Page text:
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This is the ninth post in our Know Your Rights in Housing series. Click here to view our previous posts.

Do you have issues in your apartment or problems with you landlord? Are you accepting these issues because you are afraid your landlord will evict you if you bring the issues to her attention? In Massachusetts, a landlord may not evict a tenant within six months of engaging in certain protected activity, unless the landlord can show that she would have taken the same action, in the same manner, and at the same time, even if the tenant had not engaged in the activity. If your landlord does evict you after you assert your legal rights, this is what is known as a retaliatory eviction. In addition, your landlord may not materially alter the terms of your tenancy after you take certain actions, which are listed below.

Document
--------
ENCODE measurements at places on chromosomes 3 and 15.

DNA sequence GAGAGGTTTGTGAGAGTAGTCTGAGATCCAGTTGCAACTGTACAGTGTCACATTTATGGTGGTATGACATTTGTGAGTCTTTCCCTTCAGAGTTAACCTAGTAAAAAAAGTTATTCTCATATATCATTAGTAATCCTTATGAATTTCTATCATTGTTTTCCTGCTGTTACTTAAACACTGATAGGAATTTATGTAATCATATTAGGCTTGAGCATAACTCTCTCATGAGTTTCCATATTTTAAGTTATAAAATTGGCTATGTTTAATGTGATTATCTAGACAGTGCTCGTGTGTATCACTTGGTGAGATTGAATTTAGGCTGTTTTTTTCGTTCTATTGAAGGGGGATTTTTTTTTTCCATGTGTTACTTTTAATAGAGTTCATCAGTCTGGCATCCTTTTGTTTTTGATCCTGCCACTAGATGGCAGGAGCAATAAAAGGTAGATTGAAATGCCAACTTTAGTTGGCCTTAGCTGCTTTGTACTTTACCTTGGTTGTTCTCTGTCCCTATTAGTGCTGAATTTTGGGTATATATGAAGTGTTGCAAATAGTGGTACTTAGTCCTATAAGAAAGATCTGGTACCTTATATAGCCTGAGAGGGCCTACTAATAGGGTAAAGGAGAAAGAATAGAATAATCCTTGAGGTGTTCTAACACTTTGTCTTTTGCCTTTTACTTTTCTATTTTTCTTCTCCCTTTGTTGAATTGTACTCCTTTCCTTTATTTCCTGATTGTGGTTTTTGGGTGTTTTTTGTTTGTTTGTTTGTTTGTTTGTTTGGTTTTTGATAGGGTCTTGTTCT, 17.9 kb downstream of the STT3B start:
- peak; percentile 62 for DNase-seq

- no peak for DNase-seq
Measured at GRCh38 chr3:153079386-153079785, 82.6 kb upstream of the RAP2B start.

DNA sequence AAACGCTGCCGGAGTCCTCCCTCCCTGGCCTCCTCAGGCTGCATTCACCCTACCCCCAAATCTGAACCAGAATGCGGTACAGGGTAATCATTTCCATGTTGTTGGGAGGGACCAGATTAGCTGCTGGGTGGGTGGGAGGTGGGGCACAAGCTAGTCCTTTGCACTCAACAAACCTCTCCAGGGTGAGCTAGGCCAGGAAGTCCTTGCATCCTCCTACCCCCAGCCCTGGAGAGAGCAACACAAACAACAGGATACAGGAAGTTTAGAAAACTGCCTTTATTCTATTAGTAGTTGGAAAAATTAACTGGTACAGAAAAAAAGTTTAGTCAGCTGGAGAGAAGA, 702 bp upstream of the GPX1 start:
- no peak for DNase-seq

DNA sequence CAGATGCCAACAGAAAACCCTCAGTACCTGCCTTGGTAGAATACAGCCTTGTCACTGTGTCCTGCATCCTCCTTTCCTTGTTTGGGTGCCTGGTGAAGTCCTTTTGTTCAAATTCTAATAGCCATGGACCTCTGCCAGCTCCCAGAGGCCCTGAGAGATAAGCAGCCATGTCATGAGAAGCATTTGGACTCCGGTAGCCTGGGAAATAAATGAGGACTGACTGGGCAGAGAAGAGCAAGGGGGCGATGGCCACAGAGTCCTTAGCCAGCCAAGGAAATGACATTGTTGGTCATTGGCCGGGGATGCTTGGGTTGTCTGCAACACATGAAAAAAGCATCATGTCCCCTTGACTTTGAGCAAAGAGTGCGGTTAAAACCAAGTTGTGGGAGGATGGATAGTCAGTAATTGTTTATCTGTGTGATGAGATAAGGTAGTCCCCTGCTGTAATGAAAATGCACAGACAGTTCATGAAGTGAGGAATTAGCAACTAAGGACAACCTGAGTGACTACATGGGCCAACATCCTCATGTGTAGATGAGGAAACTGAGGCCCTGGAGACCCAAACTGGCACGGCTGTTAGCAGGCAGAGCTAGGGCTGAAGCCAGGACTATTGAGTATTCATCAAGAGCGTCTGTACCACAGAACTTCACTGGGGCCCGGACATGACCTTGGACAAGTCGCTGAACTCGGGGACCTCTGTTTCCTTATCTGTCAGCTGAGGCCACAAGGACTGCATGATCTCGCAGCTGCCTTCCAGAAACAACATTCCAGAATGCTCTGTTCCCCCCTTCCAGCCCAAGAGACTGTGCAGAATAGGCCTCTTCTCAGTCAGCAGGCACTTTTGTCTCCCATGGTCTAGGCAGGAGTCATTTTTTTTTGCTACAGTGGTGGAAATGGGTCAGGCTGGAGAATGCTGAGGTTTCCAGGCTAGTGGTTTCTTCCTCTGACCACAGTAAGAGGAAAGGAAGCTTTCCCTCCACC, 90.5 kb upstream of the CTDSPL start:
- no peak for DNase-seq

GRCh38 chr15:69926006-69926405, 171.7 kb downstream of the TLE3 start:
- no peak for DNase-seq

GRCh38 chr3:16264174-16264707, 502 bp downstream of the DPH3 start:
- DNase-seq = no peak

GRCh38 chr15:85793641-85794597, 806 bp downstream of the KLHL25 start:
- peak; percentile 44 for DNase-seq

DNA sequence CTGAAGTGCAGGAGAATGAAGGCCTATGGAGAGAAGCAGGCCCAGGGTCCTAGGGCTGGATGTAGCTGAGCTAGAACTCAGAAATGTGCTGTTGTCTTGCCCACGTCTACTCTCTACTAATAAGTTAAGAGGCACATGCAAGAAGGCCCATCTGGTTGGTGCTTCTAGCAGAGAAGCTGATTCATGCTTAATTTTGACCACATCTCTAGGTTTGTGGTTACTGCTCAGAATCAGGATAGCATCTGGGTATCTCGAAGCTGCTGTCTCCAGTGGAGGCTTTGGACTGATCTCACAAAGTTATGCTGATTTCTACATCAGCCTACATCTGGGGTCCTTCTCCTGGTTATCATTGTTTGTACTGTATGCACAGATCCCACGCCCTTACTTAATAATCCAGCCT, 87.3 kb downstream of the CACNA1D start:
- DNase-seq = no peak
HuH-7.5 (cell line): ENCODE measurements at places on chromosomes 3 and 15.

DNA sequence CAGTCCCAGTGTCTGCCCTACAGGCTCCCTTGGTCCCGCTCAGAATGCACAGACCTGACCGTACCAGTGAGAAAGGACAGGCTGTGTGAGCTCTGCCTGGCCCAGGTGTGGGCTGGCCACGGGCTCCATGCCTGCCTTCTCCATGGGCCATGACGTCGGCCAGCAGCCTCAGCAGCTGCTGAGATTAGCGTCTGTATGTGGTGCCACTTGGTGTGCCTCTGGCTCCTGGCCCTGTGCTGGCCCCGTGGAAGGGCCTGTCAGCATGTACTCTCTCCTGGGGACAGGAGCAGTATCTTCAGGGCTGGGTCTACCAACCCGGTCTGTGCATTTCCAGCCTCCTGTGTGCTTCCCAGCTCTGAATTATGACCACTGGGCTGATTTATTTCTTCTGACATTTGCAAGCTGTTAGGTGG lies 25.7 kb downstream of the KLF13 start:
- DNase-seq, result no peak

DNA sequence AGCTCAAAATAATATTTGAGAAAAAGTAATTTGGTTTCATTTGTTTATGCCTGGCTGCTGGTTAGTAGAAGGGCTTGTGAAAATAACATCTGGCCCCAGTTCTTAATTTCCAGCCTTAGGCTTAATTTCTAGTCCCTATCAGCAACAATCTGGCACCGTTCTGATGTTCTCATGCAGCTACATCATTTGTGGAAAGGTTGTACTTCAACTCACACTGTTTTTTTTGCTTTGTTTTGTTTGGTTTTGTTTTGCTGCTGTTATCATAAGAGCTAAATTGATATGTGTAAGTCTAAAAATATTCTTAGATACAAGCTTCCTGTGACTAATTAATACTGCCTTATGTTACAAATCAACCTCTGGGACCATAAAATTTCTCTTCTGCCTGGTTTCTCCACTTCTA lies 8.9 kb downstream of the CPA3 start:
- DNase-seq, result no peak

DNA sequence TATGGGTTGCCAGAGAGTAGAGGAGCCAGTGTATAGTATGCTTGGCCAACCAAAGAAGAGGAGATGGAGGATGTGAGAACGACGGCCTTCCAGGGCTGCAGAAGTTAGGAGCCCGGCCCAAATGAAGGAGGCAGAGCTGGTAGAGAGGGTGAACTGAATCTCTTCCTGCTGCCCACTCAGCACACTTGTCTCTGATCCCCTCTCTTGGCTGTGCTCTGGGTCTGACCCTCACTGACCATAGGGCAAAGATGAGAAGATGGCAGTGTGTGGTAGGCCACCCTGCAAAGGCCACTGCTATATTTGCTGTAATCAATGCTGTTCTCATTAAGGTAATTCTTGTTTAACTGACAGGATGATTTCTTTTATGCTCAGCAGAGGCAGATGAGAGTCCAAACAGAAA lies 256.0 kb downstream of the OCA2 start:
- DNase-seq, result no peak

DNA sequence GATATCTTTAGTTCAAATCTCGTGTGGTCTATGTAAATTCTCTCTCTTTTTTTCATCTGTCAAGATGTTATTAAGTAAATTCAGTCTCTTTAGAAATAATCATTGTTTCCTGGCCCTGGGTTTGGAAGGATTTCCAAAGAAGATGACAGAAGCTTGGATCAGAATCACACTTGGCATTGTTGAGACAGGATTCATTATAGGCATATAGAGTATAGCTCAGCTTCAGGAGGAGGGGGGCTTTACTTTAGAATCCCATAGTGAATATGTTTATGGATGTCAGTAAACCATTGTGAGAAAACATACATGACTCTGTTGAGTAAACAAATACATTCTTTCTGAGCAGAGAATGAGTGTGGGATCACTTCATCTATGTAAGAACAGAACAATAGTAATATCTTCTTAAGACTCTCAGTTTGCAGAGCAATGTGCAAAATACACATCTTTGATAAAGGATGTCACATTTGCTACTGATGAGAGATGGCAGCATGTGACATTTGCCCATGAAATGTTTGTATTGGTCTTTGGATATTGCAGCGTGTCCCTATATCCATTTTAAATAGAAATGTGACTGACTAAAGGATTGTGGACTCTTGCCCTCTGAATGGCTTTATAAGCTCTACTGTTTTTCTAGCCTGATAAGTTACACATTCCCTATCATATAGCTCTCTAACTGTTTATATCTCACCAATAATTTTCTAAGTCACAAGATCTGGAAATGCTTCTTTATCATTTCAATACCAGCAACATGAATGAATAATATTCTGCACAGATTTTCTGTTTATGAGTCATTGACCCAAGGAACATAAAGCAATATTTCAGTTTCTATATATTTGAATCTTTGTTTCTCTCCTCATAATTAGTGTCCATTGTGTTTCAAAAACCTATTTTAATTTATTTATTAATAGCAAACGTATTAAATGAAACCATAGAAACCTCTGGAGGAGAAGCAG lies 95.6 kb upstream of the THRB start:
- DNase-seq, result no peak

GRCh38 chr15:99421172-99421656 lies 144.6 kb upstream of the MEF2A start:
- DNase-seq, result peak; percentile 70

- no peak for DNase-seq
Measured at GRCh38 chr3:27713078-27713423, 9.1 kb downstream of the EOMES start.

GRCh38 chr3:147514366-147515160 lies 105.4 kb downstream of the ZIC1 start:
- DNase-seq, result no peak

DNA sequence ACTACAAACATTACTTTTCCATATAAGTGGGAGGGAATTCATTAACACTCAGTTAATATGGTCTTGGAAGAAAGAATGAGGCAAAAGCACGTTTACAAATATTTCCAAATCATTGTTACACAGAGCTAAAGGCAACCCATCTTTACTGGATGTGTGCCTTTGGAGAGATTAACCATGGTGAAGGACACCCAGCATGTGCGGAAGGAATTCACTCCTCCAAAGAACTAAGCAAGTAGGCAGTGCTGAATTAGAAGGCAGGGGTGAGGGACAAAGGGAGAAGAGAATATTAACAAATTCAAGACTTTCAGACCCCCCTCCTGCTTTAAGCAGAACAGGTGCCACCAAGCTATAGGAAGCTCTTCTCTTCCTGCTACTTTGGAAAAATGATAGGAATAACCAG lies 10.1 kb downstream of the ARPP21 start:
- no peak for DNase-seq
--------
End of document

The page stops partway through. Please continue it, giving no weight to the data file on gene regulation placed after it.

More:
Your eviction may constitute a retaliatory eviction if you engaged in any of the following activities within six months of being evicted:

  • Reporting poor conditions in your apartment to the board of health

  • Reporting poor conditions in your apartment to your landlord

  • Organizing or joining a tenant's union

  • Commencing, proceeding with, or obtaining relief in a judicial or administrative action to enforce any laws/regulations that have the objective of regulating residential premises (i.e. you bring a claim against your landlord because you wrote to her two months ago that your front door lock does not work and she has failed to replace it)

If you have been evicted in retaliation, you may be entitled to strong damages, including three months rent plus court costs and attorney fees.